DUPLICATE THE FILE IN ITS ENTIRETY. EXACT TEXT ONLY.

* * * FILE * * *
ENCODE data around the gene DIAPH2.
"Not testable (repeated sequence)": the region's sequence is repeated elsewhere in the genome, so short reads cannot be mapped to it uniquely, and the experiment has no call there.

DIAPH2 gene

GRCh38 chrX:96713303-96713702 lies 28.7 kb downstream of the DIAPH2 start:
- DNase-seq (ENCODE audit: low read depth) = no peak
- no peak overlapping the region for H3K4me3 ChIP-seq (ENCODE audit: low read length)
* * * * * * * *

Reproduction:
ENCODE data around the gene DIAPH2.
"Not testable (repeated sequence)": the region's sequence is repeated elsewhere in the genome, so short reads cannot be mapped to it uniquely, and the experiment has no call there.

DIAPH2 gene

GRCh38 chrX:96713303-96713702 lies 28.7 kb downstream of the DIAPH2 start:
- DNase-seq (ENCODE audit: low read depth) = no peak
- no peak overlapping the region for H3K4me3 ChIP-seq (ENCODE audit: low read length)